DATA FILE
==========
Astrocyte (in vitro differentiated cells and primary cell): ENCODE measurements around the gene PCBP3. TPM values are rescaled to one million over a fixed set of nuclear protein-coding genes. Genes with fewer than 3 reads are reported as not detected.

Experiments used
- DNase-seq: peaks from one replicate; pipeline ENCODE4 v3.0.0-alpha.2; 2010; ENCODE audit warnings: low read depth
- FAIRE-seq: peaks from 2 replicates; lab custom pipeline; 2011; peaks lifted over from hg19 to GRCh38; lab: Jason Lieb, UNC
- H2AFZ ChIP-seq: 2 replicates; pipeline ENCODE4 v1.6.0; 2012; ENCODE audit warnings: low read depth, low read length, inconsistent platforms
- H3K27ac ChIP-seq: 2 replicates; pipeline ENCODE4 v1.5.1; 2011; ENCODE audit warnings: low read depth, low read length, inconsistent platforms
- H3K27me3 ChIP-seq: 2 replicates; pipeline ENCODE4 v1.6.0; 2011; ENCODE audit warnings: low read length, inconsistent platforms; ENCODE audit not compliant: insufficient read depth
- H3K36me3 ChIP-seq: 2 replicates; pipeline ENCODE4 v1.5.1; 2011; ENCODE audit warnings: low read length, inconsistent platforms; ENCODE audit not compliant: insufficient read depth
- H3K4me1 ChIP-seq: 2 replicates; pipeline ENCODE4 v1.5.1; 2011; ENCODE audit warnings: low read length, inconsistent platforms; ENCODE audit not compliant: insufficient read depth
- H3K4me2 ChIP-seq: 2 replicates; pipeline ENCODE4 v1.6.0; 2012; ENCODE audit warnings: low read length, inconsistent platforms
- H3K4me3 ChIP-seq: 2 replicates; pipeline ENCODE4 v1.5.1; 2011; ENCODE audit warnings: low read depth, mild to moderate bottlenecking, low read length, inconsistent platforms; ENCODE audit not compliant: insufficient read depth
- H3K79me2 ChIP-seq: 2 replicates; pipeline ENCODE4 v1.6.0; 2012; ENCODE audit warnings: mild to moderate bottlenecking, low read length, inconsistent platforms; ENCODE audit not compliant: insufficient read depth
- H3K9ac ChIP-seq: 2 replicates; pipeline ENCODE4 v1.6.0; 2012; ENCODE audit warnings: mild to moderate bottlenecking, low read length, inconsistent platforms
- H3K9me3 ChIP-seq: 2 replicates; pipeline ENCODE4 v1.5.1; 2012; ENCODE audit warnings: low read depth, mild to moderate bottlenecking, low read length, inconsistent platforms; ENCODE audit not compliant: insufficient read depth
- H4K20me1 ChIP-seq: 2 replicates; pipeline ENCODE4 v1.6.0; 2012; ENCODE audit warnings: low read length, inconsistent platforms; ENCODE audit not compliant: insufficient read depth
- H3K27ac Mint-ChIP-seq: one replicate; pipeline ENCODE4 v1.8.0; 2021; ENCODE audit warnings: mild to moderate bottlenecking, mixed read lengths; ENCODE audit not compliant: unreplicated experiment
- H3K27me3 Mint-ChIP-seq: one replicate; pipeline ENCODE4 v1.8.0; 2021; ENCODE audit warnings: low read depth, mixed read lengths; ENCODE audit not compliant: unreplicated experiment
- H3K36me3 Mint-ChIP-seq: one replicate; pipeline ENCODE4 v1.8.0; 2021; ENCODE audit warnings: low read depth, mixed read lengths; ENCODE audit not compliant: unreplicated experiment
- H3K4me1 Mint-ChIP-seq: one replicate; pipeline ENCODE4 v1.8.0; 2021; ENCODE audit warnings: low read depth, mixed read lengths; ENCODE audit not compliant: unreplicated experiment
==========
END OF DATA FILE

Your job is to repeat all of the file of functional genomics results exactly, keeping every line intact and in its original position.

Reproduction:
Astrocyte (in vitro differentiated cells and primary cell): ENCODE measurements around the gene PCBP3. TPM values are rescaled to one million over a fixed set of nuclear protein-coding genes. Genes with fewer than 3 reads are reported as not detected.

Experiments used
- DNase-seq: peaks from one replicate; pipeline ENCODE4 v3.0.0-alpha.2; 2010; ENCODE audit warnings: low read depth
- FAIRE-seq: peaks from 2 replicates; lab custom pipeline; 2011; peaks lifted over from hg19 to GRCh38; lab: Jason Lieb, UNC
- H2AFZ ChIP-seq: 2 replicates; pipeline ENCODE4 v1.6.0; 2012; ENCODE audit warnings: low read depth, low read length, inconsistent platforms
- H3K27ac ChIP-seq: 2 replicates; pipeline ENCODE4 v1.5.1; 2011; ENCODE audit warnings: low read depth, low read length, inconsistent platforms
- H3K27me3 ChIP-seq: 2 replicates; pipeline ENCODE4 v1.6.0; 2011; ENCODE audit warnings: low read length, inconsistent platforms; ENCODE audit not compliant: insufficient read depth
- H3K36me3 ChIP-seq: 2 replicates; pipeline ENCODE4 v1.5.1; 2011; ENCODE audit warnings: low read length, inconsistent platforms; ENCODE audit not compliant: insufficient read depth
- H3K4me1 ChIP-seq: 2 replicates; pipeline ENCODE4 v1.5.1; 2011; ENCODE audit warnings: low read length, inconsistent platforms; ENCODE audit not compliant: insufficient read depth
- H3K4me2 ChIP-seq: 2 replicates; pipeline ENCODE4 v1.6.0; 2012; ENCODE audit warnings: low read length, inconsistent platforms
- H3K4me3 ChIP-seq: 2 replicates; pipeline ENCODE4 v1.5.1; 2011; ENCODE audit warnings: low read depth, mild to moderate bottlenecking, low read length, inconsistent platforms; ENCODE audit not compliant: insufficient read depth
- H3K79me2 ChIP-seq: 2 replicates; pipeline ENCODE4 v1.6.0; 2012; ENCODE audit warnings: mild to moderate bottlenecking, low read length, inconsistent platforms; ENCODE audit not compliant: insufficient read depth
- H3K9ac ChIP-seq: 2 replicates; pipeline ENCODE4 v1.6.0; 2012; ENCODE audit warnings: mild to moderate bottlenecking, low read length, inconsistent platforms
- H3K9me3 ChIP-seq: 2 replicates; pipeline ENCODE4 v1.5.1; 2012; ENCODE audit warnings: low read depth, mild to moderate bottlenecking, low read length, inconsistent platforms; ENCODE audit not compliant: insufficient read depth
- H4K20me1 ChIP-seq: 2 replicates; pipeline ENCODE4 v1.6.0; 2012; ENCODE audit warnings: low read length, inconsistent platforms; ENCODE audit not compliant: insufficient read depth
- H3K27ac Mint-ChIP-seq: one replicate; pipeline ENCODE4 v1.8.0; 2021; ENCODE audit warnings: mild to moderate bottlenecking, mixed read lengths; ENCODE audit not compliant: unreplicated experiment
- H3K27me3 Mint-ChIP-seq: one replicate; pipeline ENCODE4 v1.8.0; 2021; ENCODE audit warnings: low read depth, mixed read lengths; ENCODE audit not compliant: unreplicated experiment
- H3K36me3 Mint-ChIP-seq: one replicate; pipeline ENCODE4 v1.8.0; 2021; ENCODE audit warnings: low read depth, mixed read lengths; ENCODE audit not compliant: unreplicated experiment
- H3K4me1 Mint-ChIP-seq: one replicate; pipeline ENCODE4 v1.8.0; 2021; ENCODE audit warnings: low read depth, mixed read lengths; ENCODE audit not compliant: unreplicated experiment